describing decedent's alleged confusion during the two
years prior to her death, decedent's changes to her
estate plan during that period and alleged conversations with
decedent regarding the latter's intentions concerning
certain assets. Plaintiffs also offered an affidavit by a
forensic document examiner who opined that certain of
decedent's signatures were not authentic.
affidavit, the forensic document examiner averred that he had
conducted an examination of three documents purportedly
signed by decedent - specifically, a savings account
agreement that transferred funds previously held jointly by
decedent and Lewis into decedent's individual account, a
joint savings account agreement that transformed the
individual account back into a joint account and added
DiMaggio as a joint holder with the right of survivorship,
and a funeral home contract. The examiner also reviewed
documents that were known to contain the authentic signatures
of decedent and DiMaggio. Based upon his review, the examiner
opined that the signatures on the three documents at issue
were not written by decedent and, more specifically, that the
signatures on the joint and individual savings account
agreements were actually written by DiMaggio. Although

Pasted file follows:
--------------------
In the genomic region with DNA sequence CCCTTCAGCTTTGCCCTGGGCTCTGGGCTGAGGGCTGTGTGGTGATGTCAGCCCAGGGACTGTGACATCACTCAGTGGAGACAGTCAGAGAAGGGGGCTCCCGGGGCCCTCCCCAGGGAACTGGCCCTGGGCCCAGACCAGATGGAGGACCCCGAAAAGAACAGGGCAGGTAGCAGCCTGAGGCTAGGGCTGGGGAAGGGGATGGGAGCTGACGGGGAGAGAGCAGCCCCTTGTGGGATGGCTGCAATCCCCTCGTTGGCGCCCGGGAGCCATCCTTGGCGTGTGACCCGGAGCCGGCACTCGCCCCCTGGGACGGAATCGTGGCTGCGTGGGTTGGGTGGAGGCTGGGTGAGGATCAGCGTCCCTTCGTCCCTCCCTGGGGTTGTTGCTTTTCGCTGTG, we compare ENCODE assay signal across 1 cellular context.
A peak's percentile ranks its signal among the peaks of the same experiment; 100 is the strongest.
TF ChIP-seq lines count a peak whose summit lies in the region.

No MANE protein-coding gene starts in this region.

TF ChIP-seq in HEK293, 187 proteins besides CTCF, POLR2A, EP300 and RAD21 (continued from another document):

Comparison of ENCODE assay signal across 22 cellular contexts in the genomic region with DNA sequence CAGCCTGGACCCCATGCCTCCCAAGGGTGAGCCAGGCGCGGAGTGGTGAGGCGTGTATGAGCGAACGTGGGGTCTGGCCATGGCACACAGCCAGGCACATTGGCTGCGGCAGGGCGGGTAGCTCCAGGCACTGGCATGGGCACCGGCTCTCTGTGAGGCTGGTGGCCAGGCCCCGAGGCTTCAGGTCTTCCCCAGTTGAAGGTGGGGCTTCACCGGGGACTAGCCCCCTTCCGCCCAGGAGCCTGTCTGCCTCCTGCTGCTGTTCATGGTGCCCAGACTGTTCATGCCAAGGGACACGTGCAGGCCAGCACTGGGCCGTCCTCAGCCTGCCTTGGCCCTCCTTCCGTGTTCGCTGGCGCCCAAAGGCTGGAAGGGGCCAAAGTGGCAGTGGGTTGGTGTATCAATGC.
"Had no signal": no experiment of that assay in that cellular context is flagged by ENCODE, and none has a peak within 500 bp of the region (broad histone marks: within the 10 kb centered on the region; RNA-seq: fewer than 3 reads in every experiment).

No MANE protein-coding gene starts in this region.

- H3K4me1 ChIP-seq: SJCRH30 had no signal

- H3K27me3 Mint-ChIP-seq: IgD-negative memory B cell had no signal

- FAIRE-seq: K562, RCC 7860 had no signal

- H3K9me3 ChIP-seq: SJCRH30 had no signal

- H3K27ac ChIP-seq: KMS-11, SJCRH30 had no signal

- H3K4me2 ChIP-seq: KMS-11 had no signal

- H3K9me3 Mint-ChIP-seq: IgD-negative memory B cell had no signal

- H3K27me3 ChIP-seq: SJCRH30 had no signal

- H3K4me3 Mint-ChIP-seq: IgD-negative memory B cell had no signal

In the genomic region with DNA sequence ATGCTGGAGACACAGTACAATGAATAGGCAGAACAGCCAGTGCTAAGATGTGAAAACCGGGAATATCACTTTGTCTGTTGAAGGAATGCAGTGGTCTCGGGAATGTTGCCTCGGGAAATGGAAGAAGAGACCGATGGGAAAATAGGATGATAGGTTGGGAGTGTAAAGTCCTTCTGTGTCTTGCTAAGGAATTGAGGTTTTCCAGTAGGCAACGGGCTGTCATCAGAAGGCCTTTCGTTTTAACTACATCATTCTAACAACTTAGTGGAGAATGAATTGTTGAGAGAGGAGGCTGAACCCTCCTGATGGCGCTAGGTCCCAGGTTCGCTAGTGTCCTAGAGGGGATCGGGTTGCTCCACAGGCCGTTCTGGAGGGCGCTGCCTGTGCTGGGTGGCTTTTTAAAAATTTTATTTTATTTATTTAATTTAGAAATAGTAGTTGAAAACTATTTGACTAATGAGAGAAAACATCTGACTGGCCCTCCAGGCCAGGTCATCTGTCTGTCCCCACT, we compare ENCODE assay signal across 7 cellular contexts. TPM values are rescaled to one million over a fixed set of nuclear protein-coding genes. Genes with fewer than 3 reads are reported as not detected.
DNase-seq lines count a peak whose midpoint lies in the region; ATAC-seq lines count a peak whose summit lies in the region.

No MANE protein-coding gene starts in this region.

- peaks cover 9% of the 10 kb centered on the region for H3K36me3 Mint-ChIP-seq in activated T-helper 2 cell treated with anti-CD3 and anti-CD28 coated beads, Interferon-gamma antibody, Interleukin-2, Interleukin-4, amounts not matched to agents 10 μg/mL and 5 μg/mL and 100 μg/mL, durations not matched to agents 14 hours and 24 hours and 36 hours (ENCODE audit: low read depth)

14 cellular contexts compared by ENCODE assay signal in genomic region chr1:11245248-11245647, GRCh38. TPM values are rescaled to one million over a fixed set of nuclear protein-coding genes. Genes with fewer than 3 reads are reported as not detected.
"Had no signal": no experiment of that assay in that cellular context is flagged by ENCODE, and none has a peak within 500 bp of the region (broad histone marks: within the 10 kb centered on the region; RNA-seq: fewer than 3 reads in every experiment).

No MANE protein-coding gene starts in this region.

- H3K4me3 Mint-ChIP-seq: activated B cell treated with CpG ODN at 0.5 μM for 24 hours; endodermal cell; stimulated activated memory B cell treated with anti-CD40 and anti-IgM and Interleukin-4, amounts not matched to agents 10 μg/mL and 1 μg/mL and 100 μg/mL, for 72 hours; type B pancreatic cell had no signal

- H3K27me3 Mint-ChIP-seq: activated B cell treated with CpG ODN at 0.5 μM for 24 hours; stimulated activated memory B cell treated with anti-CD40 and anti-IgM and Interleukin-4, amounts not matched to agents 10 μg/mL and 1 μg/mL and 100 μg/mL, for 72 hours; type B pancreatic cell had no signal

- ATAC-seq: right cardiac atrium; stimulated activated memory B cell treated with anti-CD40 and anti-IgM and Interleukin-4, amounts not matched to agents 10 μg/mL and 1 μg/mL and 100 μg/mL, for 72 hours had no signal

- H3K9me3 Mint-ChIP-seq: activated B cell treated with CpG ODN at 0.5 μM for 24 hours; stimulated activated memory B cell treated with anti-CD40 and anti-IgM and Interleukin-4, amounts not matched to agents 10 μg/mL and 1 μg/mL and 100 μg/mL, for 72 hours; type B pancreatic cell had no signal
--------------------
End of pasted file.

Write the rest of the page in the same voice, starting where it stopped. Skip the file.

Supreme Court disregarded the examiner's affidavit, we
note that, where an expert affidavit is offered to show that
a signature was forged, "the expert opinion must be in
admissible form and state with reasonable professional
certainty that the signature at issue is not authentic"
(Banco Popular N. Am. v Victory Taxi Mgt., 1 N.Y.3d
381, 384 ). In our view, the examiner's affidavit
meets this minimal standard.
light of the examiner's affidavit, we initially find that
plaintiffs raised triable issues of fact as to whether
extraordinary circumstances exist to permit them to maintain
this action (see Matter of Van Patten, 190 A.D.2d
322, 326 ; Inman v Inman, 97 A.D.2d 864, 865
; compare Castor v Pulaski, 117 A.D.3d 1552,
1554 ). We also find that the examiner's affidavit
raised triable issues of fraud as to DiMaggio (see
generally Matter of Colverd, 52 A.D.3d 971, 973-974
), as well as breach of her fiduciary duty (see
generally Matter of Carbone, 101 A.D.3d 866, 868
), notwithstanding the competing affidavits submitted
by bank employees averring that they personally witnessed
decedent sign her own name on the bank documents. As to
Iocovozzi, however, neither the examiner's affidavit nor
the other evidence in the record, including Lewis'
affidavit, adequately raises any issue of fraud committed ...